A new perspective on masculinity in Egyptian films

On Tuesday, the Goethe Institute screened a series of five short films created by participants in the Male and Masculinity in Egyptian Society workshop organized by Nazra Group for Feminist Studies.

Nazra is a group of young researchers and activists interested in women’s issues in Egypt and the Middle East. They focus mainly on the role of youth in supporting women’s rights in the region, believing that these rights are an indispensable part of human rights and democracy.

The screening of the one-minute films–which revolve around the notion of masculinity and patriarchy in Egypt–was followed by a symposium. During the symposium, the work team discussed with the attendees their points of view and the experiences they had during the workshop.

According to Bassam Mortady, the executive producer and coordinator of the workshop, the aim of creating these films is not raising awareness or coming up with a solution for the displayed issues, but illustrating the current situation of men in our country. “We worked on this question specifically to grab the attention of producers to present these crucial issues,” he said.

Ahmed Rahal, the scriptwriter on "Men Dafater Hanafy el-Feel" (From the Dairies of Hanafy el-Feel), said through their work they wanted to shed light on different perspective of masculinity and challenge the traditional stereotype of men in our society, avoiding the violent aspects of male character.

“Most of today’s films tackle the same old idea of how women are suppressed by the man in their lives whether husband or brother or father,” Rahal pointed out. “Subsequently, we brainstormed to present distinguished patterns.”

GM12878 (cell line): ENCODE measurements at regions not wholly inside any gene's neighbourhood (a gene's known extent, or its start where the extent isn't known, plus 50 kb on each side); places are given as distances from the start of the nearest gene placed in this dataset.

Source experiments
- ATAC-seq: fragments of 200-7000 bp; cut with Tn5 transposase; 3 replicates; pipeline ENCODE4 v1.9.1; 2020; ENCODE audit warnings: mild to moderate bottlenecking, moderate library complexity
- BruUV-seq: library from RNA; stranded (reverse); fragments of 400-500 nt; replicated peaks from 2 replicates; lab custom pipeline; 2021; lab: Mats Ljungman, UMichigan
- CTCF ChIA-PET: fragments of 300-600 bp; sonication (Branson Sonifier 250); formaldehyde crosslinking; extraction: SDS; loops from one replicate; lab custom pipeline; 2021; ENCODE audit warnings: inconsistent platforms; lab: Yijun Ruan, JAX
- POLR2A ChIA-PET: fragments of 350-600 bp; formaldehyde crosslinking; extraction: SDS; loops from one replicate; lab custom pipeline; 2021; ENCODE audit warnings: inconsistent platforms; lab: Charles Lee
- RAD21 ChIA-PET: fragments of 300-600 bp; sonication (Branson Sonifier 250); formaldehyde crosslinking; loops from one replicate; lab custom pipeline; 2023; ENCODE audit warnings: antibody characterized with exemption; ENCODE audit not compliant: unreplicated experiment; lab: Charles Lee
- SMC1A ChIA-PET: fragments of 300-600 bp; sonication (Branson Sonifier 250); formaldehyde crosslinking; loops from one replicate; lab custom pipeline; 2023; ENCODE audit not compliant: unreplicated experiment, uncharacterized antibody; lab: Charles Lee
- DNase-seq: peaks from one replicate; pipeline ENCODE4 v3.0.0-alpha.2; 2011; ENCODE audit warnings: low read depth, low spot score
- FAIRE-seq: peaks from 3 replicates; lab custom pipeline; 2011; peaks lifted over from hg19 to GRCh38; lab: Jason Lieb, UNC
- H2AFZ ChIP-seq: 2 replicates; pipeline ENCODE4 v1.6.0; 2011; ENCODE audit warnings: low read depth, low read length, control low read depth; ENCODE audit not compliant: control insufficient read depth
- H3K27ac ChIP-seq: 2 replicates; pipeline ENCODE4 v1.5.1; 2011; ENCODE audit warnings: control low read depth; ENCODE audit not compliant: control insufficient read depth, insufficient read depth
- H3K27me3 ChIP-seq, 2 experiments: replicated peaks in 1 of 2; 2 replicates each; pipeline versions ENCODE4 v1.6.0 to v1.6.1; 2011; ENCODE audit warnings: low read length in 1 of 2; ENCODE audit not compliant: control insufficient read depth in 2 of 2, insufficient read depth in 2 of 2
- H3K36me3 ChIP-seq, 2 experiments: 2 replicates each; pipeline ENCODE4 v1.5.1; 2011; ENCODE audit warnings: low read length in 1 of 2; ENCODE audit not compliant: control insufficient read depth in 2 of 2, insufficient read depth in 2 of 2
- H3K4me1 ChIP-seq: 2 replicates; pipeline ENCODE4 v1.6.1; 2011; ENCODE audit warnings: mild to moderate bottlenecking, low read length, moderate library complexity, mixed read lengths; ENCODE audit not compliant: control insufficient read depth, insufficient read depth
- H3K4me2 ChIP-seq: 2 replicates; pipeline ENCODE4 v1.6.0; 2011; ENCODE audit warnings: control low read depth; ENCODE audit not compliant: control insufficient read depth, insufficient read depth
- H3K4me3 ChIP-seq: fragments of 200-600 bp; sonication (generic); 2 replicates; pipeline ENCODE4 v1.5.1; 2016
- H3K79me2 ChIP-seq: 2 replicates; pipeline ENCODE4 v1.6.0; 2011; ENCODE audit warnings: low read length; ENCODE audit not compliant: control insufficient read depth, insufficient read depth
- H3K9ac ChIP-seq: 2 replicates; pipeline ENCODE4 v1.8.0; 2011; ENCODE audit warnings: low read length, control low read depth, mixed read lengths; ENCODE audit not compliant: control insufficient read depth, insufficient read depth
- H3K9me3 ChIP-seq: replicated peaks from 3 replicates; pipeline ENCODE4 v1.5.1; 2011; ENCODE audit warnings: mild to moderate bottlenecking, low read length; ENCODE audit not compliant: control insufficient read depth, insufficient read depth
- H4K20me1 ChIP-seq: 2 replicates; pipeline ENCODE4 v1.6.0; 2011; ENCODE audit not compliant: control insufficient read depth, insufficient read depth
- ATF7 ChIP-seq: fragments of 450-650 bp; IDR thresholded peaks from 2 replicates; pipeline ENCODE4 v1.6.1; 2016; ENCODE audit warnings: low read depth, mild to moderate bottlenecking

For example, in "Al-Baqaa lel Aqwa" (Survival of the Fittest), “We meant to make the man weep bitterly and uncontrollably over the death of his wife, whenever he sees one of her belongings, to change the stereotype of the man who is not allowed to cry in order not to lose his prestige,” the director of the film Bashir Mohammed said.  

"Min Dafater Hanafy al-Feel" (From the Dairies of Hanafy al-Feel) sheds the light on the idea that people care about appearance more than content. Accordingly, men give due attention to people’s opinion of any action that might weaken their masculine image.

The film opens with the actor being afraid of anyone seeing him hang his laundry, which is known as women’s work. The idea is also emphasized in the actor’s words about his homosexuality. “I am not ashamed of being homosexual anymore, but I am embarrassed of blushing when someone asks me why I have not had any relation with girls till now.”

Harassment, which has become a familiar scene today in the streets, is another issue tackled in "Fi Kol Hayy Walad Etra" (In Every Neighborhood, a Brave Boy). The film tells the story of a woman screaming for help in the street, while the men around show total indifference to what is happening. Without uttering a word, the visual image successfully conveyed the absence of respect and chivalry.

"Kollo ela Keda" (Anything but That) touches on another sensitive issue, which is the anger over the printed photo of a limp cigarette on both sides of new cigarette packs. The director of the film, Ines Marzouk, explained the film to Al-Masry Al-Youm, saying, “Each time a young smoker buys a cigarette pack, he ignores the different graphic warnings printed on it. Government may believe in this photo's efficiency as a sure method of frightening smokers, apparently unaware of a young smoker's unwillingness to give up his sole source of pleasure for unconvincing reasons. One day, however, the young smoker is shocked by the new photo [of a limp cigarette] on the cover, one assailing ruthlessly his sole remaining source of power.” The title of the film holds a profound meaning; to young smokers, anything can be messed with except their sexual abilities.

The last film, entitled "Ennab Saaei" (Cold Hibiscus), is a different genre from the above-mentioned films. It gives you an imaginary picture of a coffee shop (ahwa) for girls where they adopt men’s attitudes. They smoke shisha, shave their beards and talk about financial issues.

Related Articles

Back to top button